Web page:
by Anna Ojinnaka
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As a little girl, I had all sorts of fancies of what married life would be like. I imagined waking up in the arms of my beloved in the brightness of the early morning, and then breakfasting in bed: buttered toast with jam and a glass of milk for me, porridge with cream and a black coffee for him. If I closed my eyes, I could smell this scene unfolding. I could even smell him, my dream lover, and his scent was wonderful indeed. It was the smell of pine trees, earth and rain. I thought of how simple and sweet our life would be in a small country house, perhaps even a cottage, away from the smoke and the noise of the city.
How foolish I was to think that life could be that idyllic.
I got married last July to a man I had known since my early childhood. I was surprised, but not unpleasantly so, when I learned that our family friend and doctor, Mr. Clayton Thorne, had asked for my hand in marriage. I found his amiable nature greatly appealing, and I thought he looked quite youthful for a man fast approaching forty. Our wedding took place on a particularly balmy day, and it had been a small yet charming affair. I didn’t mind that he was almost twice my age, or that I wasn’t his first wife. That honour went to his dear Delilah. They had been childhood sweethearts and had gotten married as soon as they could, but, in a twist of ill fate, she had died on their wedding night.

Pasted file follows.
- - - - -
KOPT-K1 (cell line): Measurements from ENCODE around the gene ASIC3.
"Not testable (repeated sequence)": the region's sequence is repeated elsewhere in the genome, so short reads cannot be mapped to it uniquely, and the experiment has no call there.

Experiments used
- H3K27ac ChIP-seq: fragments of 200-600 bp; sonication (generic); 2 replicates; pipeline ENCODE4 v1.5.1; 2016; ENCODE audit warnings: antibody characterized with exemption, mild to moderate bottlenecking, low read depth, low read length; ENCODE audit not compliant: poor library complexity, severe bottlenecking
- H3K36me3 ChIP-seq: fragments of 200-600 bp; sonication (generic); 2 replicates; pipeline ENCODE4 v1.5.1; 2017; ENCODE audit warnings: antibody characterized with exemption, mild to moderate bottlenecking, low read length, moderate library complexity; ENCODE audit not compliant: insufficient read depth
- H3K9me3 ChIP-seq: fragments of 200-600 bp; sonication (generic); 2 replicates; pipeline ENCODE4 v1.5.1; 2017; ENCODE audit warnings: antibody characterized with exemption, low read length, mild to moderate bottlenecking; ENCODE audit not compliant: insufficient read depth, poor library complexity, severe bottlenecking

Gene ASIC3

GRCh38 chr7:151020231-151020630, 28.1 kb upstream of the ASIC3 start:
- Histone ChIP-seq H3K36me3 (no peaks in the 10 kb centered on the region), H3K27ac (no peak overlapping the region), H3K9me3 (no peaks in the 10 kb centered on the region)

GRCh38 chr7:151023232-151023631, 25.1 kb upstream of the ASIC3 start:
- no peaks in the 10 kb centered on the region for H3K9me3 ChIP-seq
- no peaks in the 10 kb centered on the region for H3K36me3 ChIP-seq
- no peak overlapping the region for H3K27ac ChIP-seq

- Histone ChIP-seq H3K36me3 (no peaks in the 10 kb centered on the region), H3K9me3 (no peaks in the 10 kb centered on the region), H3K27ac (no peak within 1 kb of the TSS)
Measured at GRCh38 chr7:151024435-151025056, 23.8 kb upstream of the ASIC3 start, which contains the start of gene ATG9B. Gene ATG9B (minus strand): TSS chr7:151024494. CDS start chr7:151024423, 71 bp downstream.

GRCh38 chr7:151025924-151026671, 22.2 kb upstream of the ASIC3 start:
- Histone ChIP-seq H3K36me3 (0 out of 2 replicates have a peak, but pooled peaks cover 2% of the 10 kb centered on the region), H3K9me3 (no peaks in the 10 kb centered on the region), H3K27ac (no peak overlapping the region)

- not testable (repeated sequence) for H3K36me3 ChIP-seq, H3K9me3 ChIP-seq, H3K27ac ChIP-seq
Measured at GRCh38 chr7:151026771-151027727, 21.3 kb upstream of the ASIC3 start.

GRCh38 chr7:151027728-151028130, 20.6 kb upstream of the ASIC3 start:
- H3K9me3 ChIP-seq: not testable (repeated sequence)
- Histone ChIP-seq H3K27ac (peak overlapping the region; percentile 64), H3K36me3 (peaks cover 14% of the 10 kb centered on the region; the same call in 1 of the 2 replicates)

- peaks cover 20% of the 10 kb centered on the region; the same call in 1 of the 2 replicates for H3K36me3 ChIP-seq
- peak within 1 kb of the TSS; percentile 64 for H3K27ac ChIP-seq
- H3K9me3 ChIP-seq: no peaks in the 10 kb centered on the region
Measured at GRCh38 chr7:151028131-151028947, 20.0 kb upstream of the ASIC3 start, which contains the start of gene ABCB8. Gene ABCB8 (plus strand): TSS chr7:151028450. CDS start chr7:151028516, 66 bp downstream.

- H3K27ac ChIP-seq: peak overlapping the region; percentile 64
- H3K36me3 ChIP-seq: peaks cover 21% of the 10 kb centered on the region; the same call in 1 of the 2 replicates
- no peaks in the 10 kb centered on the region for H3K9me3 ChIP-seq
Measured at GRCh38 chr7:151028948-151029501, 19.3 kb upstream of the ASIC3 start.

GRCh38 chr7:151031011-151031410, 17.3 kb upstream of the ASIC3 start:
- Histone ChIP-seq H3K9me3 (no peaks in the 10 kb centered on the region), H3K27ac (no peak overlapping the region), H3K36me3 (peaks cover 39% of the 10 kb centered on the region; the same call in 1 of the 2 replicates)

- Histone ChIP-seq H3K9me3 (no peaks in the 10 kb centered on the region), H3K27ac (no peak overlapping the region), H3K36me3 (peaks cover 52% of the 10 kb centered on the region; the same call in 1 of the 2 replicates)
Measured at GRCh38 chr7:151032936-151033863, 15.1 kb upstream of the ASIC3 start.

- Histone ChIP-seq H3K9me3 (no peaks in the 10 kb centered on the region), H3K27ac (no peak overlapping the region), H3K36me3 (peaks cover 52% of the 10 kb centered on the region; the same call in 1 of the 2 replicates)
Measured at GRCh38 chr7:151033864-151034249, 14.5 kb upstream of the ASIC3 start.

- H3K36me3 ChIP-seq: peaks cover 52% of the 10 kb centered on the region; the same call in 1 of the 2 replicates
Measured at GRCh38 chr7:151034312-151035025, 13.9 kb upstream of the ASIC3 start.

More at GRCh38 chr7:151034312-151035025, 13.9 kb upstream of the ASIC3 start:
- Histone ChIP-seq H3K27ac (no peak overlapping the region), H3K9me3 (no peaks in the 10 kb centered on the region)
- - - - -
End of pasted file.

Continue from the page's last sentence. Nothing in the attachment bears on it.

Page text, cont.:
From the accounts I have heard, she died rather peacefully in her sleep, and the good doctor thought that she was still sleeping when he got out of bed to get them some tea. It was only when he returned that he realised that she was too still, too peaceful, and that something deeper than sleep had overcome her. It pains my heart to think of how devastated he must have been when he realised she was dead. What a cruel joke that he had been a bridegroom longer than he had been a husband. Nobody thought that he would ever marry again, and yet I had become his bride.
I now lie awake, cold as stone, in our marital bed. It is only the twilight hours of the morning, and yet my husband is not beside me, and I do not think he has left me recently, for his side of the bed is cool to the touch. This is not the first time he has left me alone. He has been escaping our bed in the middle of the night for some time now. Lord knows where he goes or what he does. I am too afraid to ask him for an explanation, for the answer might be worse still than my suspicions, and yet today I am compelled to see for myself what my husband is up to at this early hour. I rise out of bed as silently as I can and creep towards the door. I open it ever so slightly and take a peek outside.